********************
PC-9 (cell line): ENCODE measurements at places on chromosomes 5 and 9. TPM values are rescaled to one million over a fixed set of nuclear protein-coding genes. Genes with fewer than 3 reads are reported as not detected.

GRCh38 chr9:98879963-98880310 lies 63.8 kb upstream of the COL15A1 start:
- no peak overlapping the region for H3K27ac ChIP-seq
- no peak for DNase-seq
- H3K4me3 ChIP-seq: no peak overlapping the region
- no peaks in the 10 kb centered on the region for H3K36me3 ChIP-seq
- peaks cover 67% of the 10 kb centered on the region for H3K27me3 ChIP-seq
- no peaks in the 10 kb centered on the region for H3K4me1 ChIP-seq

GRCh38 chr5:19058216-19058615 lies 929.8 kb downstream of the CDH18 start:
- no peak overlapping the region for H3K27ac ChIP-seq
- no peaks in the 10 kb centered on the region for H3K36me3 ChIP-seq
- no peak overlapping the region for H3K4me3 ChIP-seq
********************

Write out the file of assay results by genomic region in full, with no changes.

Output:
PC-9 (cell line): ENCODE measurements at places on chromosomes 5 and 9. TPM values are rescaled to one million over a fixed set of nuclear protein-coding genes. Genes with fewer than 3 reads are reported as not detected.

GRCh38 chr9:98879963-98880310 lies 63.8 kb upstream of the COL15A1 start:
- no peak overlapping the region for H3K27ac ChIP-seq
- no peak for DNase-seq
- H3K4me3 ChIP-seq: no peak overlapping the region
- no peaks in the 10 kb centered on the region for H3K36me3 ChIP-seq
- peaks cover 67% of the 10 kb centered on the region for H3K27me3 ChIP-seq
- no peaks in the 10 kb centered on the region for H3K4me1 ChIP-seq

GRCh38 chr5:19058216-19058615 lies 929.8 kb downstream of the CDH18 start:
- no peak overlapping the region for H3K27ac ChIP-seq
- no peaks in the 10 kb centered on the region for H3K36me3 ChIP-seq
- no peak overlapping the region for H3K4me3 ChIP-seq